Last Thursday I took a day trip to Philadelphia to begin work on a new costume commission for the all female flamenco troupe, Pasion y Arte.
Rosario Toledo, acclaimed international flamenco performer and choreographer, is in town for three weeks to set a new work for six women. While they have only been in the studio for a week, Rosario has described the heart of the work to be “defending the dance of the woman”.
I spent the afternoon watching rehearsal and was mesmerized by their creative process in the studio. To me, it was so different from the start/stop that is involved in learning or creating a new ballet. Rosario showed movement and stomped out rhythms constantly and the dancers, in turn, never stopped moving in their learning process. They were truly as much like a band practicing and improvising as they were dancers perfecting technique and executing steps. The process was the marriage of creating music and dance simultaneously!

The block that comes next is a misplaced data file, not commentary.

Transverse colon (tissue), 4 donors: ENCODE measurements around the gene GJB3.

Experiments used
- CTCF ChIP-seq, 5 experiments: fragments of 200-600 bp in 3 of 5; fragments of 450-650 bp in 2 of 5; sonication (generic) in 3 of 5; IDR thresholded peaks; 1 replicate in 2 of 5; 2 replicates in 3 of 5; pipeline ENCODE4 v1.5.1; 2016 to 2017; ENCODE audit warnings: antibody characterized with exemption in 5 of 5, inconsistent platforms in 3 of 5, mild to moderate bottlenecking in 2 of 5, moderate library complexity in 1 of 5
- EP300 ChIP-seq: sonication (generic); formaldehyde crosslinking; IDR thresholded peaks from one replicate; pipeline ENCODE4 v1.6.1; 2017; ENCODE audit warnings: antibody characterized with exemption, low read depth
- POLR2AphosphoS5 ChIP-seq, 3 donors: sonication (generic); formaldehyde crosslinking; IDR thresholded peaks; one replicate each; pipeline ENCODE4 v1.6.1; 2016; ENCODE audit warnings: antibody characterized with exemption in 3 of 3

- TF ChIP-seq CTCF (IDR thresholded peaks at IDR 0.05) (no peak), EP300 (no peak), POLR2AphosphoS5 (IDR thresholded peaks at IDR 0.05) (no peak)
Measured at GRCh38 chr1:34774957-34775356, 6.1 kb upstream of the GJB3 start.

Now, as I start to get design ideas–based on Rosario’s call for something simple and elegant, not something for the stage or for the street but in-between, and hopefully I have not lost too much in the translation–I am throwing myself head first into this book on the history of flamenco. The director, Elba Hevia y Vaca, gave a copy to each designer and so far it is as fascinating to me as Apollo’s Angels. Elba has a brilliant feminist vision and mission for her company, which I applaud.
I return to Philly again this Thursday to see their progress and I look forward to posting more about it! (you can follow me on tumblr or twitter and/or instagram, both @clthomps, for short updates on this and other projects)